August Profile: Sister Simone Campbell

“Fear – in all faiths – is something to be avoided.  It is detrimental and it leads to what I’m calling an ‘unpatriotic lie’ about who we are as a country. The idea that our country is based in individualism, that it’s every person for him or herself and the rhetoric that is evident in the Ryan House Budget is wrong.  It is not who we are as a nation.  It is unpatriotic, and it is a lie.

Sister Simone Campbell of Nuns On The Bus: We urged people to speak up, to connect, to talk to one another.

“The foundation of who we are – civilly as well as people of faith – is evident in the first three words of the Constitution – ‘We The People’.  We are in this together.  I think the selling of fear and the marketing of fear is done because when people are afraid it’s easier to control them.”

Those powerful words that cut to the heart of the divide in our country today were spoken with courage and conviction by Sister Simone Campbell, SSS the “driving” force behind the recently completed Nuns On The Bus tour.  The nine-state tour, which ended July 2 in Washington, D.C., was the work of NETWORK, a 40-year old organization with a rich history of fighting for federal policies and legislation that promote economic and social justice. The goal of the bus tour was two-fold: to speak out against the Paul Ryan budget proposal, which favors wealthy Americans at the expense of the poor, and to help build a sense of community among people as a reminder that we are all in the struggle for social and economic justice together.

“I had a meeting with Paul Ryan (R-Wis., and the architect of the budget plan that calls for cuts to the social safety net while still maintaining tax breaks for the wealthiest citizens), and he said the only reason he talks about individual responsibility and not about community is because the ‘other side’ talks about community,” Sister Simone said.  “But you see, I can talk about individual responsibility. We have an individual responsibility to build up community.  We are in relationship with everyone else. That’s how it works.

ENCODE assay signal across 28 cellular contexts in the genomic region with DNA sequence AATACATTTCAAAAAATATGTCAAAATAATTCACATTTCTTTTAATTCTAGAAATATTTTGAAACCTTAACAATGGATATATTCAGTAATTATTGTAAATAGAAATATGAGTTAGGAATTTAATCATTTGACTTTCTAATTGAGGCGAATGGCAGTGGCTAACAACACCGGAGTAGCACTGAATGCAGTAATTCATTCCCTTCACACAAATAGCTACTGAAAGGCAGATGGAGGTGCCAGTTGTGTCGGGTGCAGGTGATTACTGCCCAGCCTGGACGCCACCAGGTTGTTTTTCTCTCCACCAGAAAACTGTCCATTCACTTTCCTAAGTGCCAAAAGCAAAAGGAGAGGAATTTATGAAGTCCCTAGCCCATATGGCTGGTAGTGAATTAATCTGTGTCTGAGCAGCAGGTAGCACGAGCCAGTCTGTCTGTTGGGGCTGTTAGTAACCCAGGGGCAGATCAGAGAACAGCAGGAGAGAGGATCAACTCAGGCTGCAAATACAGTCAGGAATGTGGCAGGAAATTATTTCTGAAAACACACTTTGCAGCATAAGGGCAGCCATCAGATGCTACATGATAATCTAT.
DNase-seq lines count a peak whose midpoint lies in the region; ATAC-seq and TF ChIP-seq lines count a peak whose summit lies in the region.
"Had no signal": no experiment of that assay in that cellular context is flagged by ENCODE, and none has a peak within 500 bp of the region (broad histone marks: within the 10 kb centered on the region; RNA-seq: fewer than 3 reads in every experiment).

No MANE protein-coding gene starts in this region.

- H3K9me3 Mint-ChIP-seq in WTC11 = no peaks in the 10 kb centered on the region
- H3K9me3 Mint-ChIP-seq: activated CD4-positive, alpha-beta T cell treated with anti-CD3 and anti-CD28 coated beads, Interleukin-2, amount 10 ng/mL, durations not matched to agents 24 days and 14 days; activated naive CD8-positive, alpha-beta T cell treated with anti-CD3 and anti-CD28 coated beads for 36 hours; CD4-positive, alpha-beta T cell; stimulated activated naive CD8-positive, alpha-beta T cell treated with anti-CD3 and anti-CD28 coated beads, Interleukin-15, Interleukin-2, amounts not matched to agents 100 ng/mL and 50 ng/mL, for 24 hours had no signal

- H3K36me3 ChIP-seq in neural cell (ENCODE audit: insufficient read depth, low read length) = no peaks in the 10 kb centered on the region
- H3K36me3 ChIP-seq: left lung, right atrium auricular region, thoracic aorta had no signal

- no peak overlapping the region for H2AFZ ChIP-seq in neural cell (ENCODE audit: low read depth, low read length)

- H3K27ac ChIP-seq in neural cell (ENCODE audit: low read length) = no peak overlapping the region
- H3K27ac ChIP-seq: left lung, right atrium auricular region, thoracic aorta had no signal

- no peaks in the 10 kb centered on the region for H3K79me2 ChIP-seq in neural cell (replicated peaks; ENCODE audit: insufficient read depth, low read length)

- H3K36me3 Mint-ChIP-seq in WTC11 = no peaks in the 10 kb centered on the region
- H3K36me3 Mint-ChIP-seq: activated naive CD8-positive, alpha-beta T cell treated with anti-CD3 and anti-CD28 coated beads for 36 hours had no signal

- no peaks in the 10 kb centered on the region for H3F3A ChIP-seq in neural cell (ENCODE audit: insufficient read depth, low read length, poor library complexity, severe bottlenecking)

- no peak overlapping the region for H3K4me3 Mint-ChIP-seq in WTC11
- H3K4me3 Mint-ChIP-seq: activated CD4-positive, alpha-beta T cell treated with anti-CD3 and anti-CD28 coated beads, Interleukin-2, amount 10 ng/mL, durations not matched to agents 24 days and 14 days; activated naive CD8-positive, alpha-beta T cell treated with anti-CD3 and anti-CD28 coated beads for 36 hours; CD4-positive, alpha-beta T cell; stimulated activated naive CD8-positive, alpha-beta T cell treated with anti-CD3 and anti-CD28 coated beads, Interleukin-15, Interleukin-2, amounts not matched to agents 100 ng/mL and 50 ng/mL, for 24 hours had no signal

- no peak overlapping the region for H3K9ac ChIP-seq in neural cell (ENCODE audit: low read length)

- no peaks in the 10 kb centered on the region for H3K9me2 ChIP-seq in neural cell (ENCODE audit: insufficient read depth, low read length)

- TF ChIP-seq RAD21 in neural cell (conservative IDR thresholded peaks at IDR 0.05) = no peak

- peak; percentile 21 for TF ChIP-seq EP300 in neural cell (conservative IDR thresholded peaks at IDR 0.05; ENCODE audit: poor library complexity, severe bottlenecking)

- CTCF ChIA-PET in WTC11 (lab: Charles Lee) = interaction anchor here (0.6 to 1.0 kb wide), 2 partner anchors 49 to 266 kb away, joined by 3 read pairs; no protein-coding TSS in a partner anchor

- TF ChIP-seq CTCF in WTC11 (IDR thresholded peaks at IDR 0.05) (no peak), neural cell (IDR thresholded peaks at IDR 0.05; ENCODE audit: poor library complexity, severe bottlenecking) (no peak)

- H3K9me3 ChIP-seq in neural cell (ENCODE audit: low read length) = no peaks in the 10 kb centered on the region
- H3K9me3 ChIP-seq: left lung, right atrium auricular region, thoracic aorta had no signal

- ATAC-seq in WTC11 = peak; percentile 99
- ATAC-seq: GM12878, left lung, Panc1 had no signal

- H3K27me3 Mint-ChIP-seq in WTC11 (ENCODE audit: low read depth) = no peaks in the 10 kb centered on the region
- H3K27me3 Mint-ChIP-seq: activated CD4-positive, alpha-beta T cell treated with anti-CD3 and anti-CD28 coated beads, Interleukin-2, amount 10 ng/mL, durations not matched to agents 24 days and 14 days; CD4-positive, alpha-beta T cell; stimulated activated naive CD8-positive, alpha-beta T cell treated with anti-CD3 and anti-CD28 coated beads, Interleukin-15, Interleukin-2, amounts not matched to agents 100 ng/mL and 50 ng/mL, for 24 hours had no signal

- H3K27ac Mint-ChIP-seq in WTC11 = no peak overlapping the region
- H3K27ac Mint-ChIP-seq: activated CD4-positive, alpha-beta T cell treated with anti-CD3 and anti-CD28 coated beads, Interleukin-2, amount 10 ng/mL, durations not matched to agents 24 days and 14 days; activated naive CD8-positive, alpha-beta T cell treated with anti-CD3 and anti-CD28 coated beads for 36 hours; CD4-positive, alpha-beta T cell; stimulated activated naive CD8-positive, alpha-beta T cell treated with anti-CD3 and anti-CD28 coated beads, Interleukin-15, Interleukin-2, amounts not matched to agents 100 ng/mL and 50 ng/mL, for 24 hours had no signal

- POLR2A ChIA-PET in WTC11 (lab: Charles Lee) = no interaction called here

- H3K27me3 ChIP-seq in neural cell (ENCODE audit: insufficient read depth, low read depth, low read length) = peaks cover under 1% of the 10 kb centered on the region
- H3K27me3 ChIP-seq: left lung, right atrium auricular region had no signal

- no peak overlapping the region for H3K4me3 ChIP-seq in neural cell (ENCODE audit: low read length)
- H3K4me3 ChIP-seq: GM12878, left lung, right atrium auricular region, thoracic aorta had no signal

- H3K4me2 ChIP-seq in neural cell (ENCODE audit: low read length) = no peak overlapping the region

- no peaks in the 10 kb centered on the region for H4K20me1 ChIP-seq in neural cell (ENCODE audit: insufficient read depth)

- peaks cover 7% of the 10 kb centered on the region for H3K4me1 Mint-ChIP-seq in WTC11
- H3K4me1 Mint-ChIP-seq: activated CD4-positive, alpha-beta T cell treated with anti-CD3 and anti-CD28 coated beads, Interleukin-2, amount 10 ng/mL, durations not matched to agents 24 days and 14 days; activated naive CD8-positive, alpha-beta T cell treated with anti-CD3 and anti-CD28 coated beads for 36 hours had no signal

“We urged people to speak up, to connect and to talk to one another and we tried to tell them we would be supportive if they kept it going.  It’s up to each one of us to contribute.  Therein lays the individual responsibility – to participate.”

The tour not only spoke to the corporal needs of people, but also to the soul of who we are as individuals and as a nation.  Each stop, which was met with great enthusiasm and little push back from either political or religious protest, included a “friend raiser” which allowed individuals the opportunity to connect, converse, and share stories.

“At every stop we met people who cared deeply about our nation who cared deeply about their state and in so many ways were suffering about where we are as a nation.  I was so lifted by the valiant work being done in so many places to remedy some of the problems that exist and at the same time when we went to these “friend raisers” I was deeply aware of how folks in the middle class feel so isolated and so alone, so left out of a sense of relationship.  They were just really hungry for it. Somehow what we did on the bus trip, raised hope for them that was profound.

“I had one women come up to me in Hershey, Pennsylvania, and said if she joined NETWORK, would she receive names of people that it would be OK for her to talk to. That hunger for connection is so real.  People don’t know each other and so often you run into the buzz saw of partisan rhetoric and judgment that people are reluctant to have real conversations with each other.  And that’s something that has gotten much worse over the last 10-15 years.

“One of the reasons we did these ‘friend raisers’ was so that people could follow-up and be in relationship and care about our nation so that we can have reasonable revenue for responsible programs.  We must raise taxes.  That is just a given if we’re going to have anything that is a sane democracy. We went too many years with these incredible tax cuts. We waged two wars that were never paid for and then we’re facing the baby boomers retiring.  And we think we can get away from it without paying for it?”